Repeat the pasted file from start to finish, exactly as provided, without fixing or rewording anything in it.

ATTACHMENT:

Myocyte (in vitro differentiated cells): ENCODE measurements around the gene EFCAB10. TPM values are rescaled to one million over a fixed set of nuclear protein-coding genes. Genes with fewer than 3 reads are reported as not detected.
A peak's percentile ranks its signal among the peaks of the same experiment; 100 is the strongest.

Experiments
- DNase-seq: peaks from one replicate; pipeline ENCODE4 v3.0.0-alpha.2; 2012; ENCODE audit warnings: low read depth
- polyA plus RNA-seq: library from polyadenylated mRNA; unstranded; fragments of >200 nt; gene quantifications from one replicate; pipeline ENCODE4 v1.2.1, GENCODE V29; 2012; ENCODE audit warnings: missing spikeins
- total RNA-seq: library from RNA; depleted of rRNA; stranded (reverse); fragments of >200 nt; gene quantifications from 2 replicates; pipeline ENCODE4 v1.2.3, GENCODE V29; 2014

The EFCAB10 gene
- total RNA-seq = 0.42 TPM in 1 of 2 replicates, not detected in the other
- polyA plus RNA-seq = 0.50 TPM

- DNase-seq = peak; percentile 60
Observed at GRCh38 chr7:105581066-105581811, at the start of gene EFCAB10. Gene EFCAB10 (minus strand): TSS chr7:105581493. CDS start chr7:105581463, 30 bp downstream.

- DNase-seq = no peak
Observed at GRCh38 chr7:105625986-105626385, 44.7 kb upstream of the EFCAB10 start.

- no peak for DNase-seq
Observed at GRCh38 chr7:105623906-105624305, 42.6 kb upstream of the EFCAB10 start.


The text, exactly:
Myocyte (in vitro differentiated cells): ENCODE measurements around the gene EFCAB10. TPM values are rescaled to one million over a fixed set of nuclear protein-coding genes. Genes with fewer than 3 reads are reported as not detected.
A peak's percentile ranks its signal among the peaks of the same experiment; 100 is the strongest.

Experiments
- DNase-seq: peaks from one replicate; pipeline ENCODE4 v3.0.0-alpha.2; 2012; ENCODE audit warnings: low read depth
- polyA plus RNA-seq: library from polyadenylated mRNA; unstranded; fragments of >200 nt; gene quantifications from one replicate; pipeline ENCODE4 v1.2.1, GENCODE V29; 2012; ENCODE audit warnings: missing spikeins
- total RNA-seq: library from RNA; depleted of rRNA; stranded (reverse); fragments of >200 nt; gene quantifications from 2 replicates; pipeline ENCODE4 v1.2.3, GENCODE V29; 2014

The EFCAB10 gene
- total RNA-seq = 0.42 TPM in 1 of 2 replicates, not detected in the other
- polyA plus RNA-seq = 0.50 TPM

- DNase-seq = peak; percentile 60
Observed at GRCh38 chr7:105581066-105581811, at the start of gene EFCAB10. Gene EFCAB10 (minus strand): TSS chr7:105581493. CDS start chr7:105581463, 30 bp downstream.

- DNase-seq = no peak
Observed at GRCh38 chr7:105625986-105626385, 44.7 kb upstream of the EFCAB10 start.

- no peak for DNase-seq
Observed at GRCh38 chr7:105623906-105624305, 42.6 kb upstream of the EFCAB10 start.